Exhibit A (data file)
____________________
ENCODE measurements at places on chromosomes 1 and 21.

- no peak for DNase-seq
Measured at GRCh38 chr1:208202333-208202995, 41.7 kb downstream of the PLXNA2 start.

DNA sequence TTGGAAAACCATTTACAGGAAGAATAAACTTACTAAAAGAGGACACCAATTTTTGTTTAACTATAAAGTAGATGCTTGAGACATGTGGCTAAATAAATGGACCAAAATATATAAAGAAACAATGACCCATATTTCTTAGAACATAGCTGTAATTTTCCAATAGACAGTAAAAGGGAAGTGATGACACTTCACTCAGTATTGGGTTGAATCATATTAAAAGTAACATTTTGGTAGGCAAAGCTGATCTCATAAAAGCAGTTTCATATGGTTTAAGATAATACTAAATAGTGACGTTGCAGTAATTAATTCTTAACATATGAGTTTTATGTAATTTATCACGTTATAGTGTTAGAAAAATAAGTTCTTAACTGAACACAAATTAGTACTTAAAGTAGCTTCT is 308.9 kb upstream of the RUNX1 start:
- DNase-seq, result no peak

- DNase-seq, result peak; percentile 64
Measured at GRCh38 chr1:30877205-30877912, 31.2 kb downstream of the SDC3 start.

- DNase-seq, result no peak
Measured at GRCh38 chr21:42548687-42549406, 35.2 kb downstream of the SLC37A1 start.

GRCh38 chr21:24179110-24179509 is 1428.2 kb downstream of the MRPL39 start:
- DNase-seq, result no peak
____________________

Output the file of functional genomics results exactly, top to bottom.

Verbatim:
ENCODE measurements at places on chromosomes 1 and 21.

- no peak for DNase-seq
Measured at GRCh38 chr1:208202333-208202995, 41.7 kb downstream of the PLXNA2 start.

DNA sequence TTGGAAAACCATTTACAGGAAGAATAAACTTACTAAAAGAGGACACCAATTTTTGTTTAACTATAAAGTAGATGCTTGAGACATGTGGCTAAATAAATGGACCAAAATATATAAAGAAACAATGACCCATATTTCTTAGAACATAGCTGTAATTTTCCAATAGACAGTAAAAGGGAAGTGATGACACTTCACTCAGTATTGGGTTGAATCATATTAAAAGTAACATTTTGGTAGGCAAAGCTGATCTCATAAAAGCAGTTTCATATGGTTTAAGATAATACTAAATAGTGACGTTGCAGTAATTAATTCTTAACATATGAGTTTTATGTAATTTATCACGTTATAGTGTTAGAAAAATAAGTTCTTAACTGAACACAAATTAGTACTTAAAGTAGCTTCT is 308.9 kb upstream of the RUNX1 start:
- DNase-seq, result no peak

- DNase-seq, result peak; percentile 64
Measured at GRCh38 chr1:30877205-30877912, 31.2 kb downstream of the SDC3 start.

- DNase-seq, result no peak
Measured at GRCh38 chr21:42548687-42549406, 35.2 kb downstream of the SLC37A1 start.

GRCh38 chr21:24179110-24179509 is 1428.2 kb downstream of the MRPL39 start:
- DNase-seq, result no peak